Road to Hell Is Paved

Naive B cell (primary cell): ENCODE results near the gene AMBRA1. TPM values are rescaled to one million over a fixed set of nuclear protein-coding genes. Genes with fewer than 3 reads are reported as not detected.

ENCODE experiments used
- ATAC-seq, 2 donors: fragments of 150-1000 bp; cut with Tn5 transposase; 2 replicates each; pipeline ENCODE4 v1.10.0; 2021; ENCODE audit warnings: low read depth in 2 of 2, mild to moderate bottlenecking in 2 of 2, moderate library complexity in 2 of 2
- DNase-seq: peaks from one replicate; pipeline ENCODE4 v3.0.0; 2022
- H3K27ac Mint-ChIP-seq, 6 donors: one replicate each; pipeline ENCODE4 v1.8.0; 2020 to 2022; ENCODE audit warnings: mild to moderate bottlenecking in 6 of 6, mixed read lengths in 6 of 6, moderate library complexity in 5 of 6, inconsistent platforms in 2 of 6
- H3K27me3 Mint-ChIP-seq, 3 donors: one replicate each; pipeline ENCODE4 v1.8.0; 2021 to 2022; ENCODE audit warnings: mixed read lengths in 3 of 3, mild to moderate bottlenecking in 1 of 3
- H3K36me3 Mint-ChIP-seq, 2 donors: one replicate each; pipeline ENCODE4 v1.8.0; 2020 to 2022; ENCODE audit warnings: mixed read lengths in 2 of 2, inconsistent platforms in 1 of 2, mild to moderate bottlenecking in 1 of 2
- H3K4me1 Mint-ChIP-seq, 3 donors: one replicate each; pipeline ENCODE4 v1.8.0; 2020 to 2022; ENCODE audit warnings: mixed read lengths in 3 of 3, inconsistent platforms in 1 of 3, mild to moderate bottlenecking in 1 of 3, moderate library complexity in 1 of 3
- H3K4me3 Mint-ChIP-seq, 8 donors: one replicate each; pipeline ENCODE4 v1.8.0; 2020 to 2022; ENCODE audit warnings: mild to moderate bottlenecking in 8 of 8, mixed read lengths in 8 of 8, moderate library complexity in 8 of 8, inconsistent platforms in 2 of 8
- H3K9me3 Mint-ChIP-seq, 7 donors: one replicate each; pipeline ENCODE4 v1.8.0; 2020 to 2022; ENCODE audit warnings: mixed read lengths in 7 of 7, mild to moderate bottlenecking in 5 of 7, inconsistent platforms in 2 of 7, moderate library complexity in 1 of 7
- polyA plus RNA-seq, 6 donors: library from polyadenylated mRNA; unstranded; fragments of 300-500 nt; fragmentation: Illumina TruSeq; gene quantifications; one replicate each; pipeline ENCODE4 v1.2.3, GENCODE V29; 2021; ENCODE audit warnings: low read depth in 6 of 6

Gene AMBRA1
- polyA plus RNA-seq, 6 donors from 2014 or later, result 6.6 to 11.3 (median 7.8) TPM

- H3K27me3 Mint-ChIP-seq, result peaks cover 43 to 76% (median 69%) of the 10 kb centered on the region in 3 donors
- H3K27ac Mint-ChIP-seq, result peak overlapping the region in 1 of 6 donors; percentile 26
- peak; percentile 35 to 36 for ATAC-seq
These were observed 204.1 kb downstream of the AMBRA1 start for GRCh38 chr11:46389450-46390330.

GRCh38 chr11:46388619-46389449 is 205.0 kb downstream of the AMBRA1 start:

'Thoughtfully introspective best describes the second release from this Maine-based musical sonic treat. Rural Electric is somber and twangy and deliciously organic. . . This could easily find it's way into the pile with other songwriting works of genius, like Willard Grant Conspiracy and Richard Thompson. The Road to Hell is Paved oozes with great music.' The Noise 'The Road To Hell Is Paved contains thirteen of the most refreshingly peculiar tracks I've heard in a long time. . . With indie bands like Rural Electric creating such well-crafted sonic gems, perhaps commercial radio will take note and raise the bar a few notches.' Motif Magazine 'I wrote about Rural Electric's debut a couple years back, surprised and excited by the duo of Andy Vietze and Alan Gibson and their modest, inspired folk rock songs. Two years later finds their sound increasingly refined, taking more and better risks, and generally a fine step forward for the band. . . Rural Electric will go further onward and upward.' Popmatters Someone once said that rural electric sound like what might have happened if Sonic Youth were the backing band for Simon and Garfunkel. That person must not get out much. While principal songwriters Andy Vietze and Alan Gibson can both Garfunkel with the best of them, and while the band does fuzz up it's folk rock tunes, they have their own style (and they don't get as noisy as SY). The band came together when Andy (park ranger) and Alan (carpenter) met on a Maine soccer field. Soon after, they discovered a mutual interest in artists like Vic Chesnutt, Billy Bragg, Neutral Milk Hotel, and Elliot Smith, singer-songwriters who brought punk rock sensibilities to their acoustic and folk based tunes. Which isn't surprising, since Andy played with Cambridge, MA-based noise collective PuddingMaker, appearing on their final record, and Alan studied fingerpicking with some of the bigger names in Northeast folk. The pair recorded their self-titled debut in 2002 to much acclaim and radio play - in Maine At the time rural electric was playing as a duo - if Billy Bragg wanted to be a one-man Clash, Vietze and Gibson wanted to be a two-man Billy Bragg. And their record reflected that, entwining their twin electric guitars and harmonizing voices. For their sophomore release the pair have added a friend, Andrew Carpenter (soil scientist), to fill out the low end, and they've filled out their sound, too, adding piano and keys, cello and vibes to their two guitar attack. The result is the road to hell is paved, a record that will surely bring the band still more acclaim and more airplay, this time nationwide. Rural electric have taken their folk and punk roots and blended them into what is arguably the best indie rock band in Mane. Just listen.
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